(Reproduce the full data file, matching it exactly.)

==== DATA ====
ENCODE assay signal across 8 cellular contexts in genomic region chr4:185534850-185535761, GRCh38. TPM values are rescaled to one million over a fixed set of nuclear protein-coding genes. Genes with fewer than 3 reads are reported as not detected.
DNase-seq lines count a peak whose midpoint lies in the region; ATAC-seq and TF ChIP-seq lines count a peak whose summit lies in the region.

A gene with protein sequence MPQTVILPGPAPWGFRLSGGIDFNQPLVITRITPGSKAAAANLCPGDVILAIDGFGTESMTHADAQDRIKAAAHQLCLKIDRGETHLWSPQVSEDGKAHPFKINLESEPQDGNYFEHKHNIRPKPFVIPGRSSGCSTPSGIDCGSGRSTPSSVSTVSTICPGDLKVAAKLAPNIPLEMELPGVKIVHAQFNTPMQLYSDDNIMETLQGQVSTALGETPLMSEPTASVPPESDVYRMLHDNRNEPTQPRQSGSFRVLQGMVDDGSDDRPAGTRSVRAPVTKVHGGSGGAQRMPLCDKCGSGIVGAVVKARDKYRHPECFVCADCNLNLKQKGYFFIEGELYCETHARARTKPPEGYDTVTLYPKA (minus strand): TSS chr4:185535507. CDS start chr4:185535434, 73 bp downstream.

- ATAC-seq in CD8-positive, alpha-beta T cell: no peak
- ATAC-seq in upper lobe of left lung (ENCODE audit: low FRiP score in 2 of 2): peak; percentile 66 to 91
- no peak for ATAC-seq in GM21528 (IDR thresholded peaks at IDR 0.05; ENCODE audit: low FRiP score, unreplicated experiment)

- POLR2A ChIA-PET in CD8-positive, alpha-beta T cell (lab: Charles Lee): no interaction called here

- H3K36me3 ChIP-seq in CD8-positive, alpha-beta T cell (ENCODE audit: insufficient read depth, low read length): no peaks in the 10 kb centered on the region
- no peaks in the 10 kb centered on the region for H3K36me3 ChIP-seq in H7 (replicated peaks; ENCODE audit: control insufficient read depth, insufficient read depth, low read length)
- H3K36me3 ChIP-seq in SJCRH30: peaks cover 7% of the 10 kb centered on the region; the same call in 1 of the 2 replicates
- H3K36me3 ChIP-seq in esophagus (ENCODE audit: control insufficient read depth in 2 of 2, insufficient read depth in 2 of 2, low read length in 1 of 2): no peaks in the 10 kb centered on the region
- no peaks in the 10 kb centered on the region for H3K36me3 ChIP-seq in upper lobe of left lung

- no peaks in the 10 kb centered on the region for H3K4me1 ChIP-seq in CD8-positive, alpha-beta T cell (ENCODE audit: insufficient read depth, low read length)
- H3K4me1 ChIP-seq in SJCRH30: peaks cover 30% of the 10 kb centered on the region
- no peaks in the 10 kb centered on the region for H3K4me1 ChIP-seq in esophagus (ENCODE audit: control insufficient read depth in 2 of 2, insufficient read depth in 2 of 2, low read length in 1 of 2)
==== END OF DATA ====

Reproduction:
ENCODE assay signal across 8 cellular contexts in genomic region chr4:185534850-185535761, GRCh38. TPM values are rescaled to one million over a fixed set of nuclear protein-coding genes. Genes with fewer than 3 reads are reported as not detected.
DNase-seq lines count a peak whose midpoint lies in the region; ATAC-seq and TF ChIP-seq lines count a peak whose summit lies in the region.

A gene with protein sequence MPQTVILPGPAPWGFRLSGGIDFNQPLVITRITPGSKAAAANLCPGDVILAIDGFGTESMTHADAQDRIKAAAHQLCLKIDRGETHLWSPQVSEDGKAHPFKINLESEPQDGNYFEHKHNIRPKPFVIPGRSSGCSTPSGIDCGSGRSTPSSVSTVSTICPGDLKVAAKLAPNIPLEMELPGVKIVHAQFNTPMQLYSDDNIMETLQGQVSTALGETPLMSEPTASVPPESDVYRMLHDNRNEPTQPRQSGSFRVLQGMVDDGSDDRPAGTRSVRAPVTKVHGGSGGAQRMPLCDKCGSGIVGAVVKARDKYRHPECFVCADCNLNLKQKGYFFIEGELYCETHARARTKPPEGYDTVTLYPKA (minus strand): TSS chr4:185535507. CDS start chr4:185535434, 73 bp downstream.

- ATAC-seq in CD8-positive, alpha-beta T cell: no peak
- ATAC-seq in upper lobe of left lung (ENCODE audit: low FRiP score in 2 of 2): peak; percentile 66 to 91
- no peak for ATAC-seq in GM21528 (IDR thresholded peaks at IDR 0.05; ENCODE audit: low FRiP score, unreplicated experiment)

- POLR2A ChIA-PET in CD8-positive, alpha-beta T cell (lab: Charles Lee): no interaction called here

- H3K36me3 ChIP-seq in CD8-positive, alpha-beta T cell (ENCODE audit: insufficient read depth, low read length): no peaks in the 10 kb centered on the region
- no peaks in the 10 kb centered on the region for H3K36me3 ChIP-seq in H7 (replicated peaks; ENCODE audit: control insufficient read depth, insufficient read depth, low read length)
- H3K36me3 ChIP-seq in SJCRH30: peaks cover 7% of the 10 kb centered on the region; the same call in 1 of the 2 replicates
- H3K36me3 ChIP-seq in esophagus (ENCODE audit: control insufficient read depth in 2 of 2, insufficient read depth in 2 of 2, low read length in 1 of 2): no peaks in the 10 kb centered on the region
- no peaks in the 10 kb centered on the region for H3K36me3 ChIP-seq in upper lobe of left lung

- no peaks in the 10 kb centered on the region for H3K4me1 ChIP-seq in CD8-positive, alpha-beta T cell (ENCODE audit: insufficient read depth, low read length)
- H3K4me1 ChIP-seq in SJCRH30: peaks cover 30% of the 10 kb centered on the region
- no peaks in the 10 kb centered on the region for H3K4me1 ChIP-seq in esophagus (ENCODE audit: control insufficient read depth in 2 of 2, insufficient read depth in 2 of 2, low read length in 1 of 2)